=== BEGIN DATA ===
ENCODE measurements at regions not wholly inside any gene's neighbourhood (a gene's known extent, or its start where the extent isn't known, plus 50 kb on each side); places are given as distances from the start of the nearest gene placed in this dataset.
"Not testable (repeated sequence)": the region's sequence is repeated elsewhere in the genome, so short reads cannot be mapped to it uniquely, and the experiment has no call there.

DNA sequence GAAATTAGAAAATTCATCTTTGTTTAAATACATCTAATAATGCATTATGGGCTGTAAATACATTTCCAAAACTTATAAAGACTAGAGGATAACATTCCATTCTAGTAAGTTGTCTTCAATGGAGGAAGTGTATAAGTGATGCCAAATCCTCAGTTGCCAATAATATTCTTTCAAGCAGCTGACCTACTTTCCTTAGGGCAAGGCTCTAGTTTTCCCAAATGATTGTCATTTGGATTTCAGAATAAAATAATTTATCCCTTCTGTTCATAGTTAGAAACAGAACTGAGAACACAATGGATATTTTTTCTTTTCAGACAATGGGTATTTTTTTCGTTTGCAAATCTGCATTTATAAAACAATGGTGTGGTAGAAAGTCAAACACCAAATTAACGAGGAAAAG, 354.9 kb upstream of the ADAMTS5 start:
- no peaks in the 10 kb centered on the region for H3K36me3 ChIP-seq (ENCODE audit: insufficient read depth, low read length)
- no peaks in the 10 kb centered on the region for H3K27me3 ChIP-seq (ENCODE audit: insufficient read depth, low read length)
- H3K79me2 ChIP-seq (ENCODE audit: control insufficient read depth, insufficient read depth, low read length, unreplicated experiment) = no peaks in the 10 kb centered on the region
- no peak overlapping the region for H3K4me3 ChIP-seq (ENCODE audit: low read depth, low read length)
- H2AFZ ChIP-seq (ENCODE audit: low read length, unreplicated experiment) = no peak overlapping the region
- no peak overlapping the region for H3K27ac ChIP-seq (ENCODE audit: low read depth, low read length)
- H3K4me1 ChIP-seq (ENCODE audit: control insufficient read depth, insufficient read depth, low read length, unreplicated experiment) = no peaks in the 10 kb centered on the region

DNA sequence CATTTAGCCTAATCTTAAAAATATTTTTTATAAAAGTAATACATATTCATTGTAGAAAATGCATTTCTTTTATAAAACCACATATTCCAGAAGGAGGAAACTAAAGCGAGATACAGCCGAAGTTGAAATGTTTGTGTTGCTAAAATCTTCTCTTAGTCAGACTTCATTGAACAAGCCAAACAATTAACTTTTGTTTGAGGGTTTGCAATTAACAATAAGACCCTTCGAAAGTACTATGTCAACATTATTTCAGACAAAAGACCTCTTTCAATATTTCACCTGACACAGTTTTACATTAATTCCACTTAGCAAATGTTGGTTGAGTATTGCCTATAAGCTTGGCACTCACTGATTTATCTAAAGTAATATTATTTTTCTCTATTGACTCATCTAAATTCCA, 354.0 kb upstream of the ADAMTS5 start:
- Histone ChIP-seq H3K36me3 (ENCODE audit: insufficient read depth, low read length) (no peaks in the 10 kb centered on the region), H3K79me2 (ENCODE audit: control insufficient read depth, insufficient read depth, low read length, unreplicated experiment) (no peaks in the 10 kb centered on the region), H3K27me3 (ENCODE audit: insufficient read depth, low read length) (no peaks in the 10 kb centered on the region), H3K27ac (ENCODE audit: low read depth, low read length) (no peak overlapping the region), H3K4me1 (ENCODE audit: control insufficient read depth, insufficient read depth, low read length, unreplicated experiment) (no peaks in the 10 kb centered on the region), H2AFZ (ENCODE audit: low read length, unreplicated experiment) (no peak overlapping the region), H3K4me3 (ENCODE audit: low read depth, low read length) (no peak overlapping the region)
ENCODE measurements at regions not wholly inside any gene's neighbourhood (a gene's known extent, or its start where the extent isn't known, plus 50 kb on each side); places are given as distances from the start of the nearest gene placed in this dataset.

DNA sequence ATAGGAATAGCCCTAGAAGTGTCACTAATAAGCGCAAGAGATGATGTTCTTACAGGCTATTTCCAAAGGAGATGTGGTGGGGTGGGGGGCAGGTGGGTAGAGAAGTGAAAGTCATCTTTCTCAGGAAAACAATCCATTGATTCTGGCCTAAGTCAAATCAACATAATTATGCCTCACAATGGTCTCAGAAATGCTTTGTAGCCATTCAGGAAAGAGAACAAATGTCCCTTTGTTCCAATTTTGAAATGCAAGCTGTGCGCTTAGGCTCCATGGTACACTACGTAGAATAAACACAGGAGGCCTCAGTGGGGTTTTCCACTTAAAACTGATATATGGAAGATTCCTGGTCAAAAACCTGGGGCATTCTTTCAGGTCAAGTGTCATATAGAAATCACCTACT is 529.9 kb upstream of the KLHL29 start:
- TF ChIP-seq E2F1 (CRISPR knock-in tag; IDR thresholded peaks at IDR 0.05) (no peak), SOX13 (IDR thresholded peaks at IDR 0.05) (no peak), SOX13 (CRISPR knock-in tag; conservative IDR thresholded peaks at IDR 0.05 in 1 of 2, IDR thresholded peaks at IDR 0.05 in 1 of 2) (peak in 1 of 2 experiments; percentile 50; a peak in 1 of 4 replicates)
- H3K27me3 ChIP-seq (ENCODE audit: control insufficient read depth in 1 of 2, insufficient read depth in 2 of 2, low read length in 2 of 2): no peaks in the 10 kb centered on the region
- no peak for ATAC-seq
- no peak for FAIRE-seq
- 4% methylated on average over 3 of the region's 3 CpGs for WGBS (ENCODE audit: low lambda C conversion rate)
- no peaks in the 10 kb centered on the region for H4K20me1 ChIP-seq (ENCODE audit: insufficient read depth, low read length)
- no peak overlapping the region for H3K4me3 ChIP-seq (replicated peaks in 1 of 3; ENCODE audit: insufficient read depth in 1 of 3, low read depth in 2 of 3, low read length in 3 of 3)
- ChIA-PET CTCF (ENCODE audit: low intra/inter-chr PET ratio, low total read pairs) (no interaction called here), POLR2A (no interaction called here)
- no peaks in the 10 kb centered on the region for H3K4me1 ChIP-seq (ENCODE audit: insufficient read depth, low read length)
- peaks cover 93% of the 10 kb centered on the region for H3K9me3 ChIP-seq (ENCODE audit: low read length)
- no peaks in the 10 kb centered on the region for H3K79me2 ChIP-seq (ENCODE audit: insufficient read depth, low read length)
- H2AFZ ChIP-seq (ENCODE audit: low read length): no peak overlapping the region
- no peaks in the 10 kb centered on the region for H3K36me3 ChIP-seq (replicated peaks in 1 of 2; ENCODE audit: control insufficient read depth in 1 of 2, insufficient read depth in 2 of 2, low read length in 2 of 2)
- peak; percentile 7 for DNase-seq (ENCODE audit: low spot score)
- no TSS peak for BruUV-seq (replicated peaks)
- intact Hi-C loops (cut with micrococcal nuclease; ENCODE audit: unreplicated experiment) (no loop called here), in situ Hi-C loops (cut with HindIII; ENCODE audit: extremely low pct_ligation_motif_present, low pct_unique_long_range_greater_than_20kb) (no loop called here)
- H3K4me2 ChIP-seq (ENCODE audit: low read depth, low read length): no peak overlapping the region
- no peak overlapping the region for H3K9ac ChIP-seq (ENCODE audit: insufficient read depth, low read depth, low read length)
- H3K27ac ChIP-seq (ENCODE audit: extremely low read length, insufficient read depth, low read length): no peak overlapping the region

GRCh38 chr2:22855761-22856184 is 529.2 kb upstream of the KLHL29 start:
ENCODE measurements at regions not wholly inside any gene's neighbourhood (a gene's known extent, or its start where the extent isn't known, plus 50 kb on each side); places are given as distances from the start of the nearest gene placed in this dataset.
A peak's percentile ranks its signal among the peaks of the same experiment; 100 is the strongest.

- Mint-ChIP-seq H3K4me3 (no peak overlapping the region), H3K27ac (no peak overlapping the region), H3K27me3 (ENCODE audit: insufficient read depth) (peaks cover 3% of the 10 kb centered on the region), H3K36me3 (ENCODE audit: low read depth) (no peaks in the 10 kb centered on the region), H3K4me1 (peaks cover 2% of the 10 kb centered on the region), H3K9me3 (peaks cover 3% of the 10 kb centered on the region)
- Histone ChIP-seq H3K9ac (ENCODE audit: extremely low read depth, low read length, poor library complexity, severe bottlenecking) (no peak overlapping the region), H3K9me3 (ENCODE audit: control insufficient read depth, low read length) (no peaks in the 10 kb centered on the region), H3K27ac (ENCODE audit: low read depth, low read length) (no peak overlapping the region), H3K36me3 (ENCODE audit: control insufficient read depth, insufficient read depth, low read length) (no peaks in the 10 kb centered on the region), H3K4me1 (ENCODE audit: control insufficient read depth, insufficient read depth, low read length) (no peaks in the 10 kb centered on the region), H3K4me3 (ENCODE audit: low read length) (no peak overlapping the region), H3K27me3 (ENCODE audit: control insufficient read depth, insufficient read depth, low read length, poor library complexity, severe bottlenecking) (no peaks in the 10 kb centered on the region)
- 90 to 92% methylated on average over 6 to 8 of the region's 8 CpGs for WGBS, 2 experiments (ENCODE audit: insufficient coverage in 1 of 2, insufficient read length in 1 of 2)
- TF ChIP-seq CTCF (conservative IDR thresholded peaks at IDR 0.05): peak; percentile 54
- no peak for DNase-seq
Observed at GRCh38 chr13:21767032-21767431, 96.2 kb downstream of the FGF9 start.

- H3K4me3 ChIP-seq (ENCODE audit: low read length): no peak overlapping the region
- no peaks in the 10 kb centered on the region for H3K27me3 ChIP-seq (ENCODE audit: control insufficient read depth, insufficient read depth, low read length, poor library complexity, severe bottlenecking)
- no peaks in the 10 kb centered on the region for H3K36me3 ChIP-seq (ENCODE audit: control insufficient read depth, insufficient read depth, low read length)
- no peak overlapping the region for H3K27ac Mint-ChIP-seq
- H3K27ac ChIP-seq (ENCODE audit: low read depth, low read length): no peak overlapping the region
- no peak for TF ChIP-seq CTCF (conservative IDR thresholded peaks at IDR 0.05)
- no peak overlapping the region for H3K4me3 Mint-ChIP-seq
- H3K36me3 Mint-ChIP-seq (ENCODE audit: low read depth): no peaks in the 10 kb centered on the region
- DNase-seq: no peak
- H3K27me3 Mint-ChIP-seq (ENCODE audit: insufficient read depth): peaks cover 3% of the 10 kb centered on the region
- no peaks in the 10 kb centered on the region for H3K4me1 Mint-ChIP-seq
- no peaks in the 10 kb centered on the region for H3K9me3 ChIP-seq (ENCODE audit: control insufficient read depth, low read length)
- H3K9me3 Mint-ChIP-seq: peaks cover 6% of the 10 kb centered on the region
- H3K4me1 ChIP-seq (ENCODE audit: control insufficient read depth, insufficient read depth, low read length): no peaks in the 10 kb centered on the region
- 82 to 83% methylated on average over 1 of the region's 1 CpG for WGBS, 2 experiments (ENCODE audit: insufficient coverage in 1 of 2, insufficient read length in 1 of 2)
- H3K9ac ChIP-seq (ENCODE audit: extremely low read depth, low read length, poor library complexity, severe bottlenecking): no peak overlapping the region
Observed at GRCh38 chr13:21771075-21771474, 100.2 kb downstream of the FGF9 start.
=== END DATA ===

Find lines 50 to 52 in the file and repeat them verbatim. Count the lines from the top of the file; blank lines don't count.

- H3K36me3 Mint-ChIP-seq (ENCODE audit: low read depth): no peaks in the 10 kb centered on the region
- DNase-seq: no peak
- H3K27me3 Mint-ChIP-seq (ENCODE audit: insufficient read depth): peaks cover 3% of the 10 kb centered on the region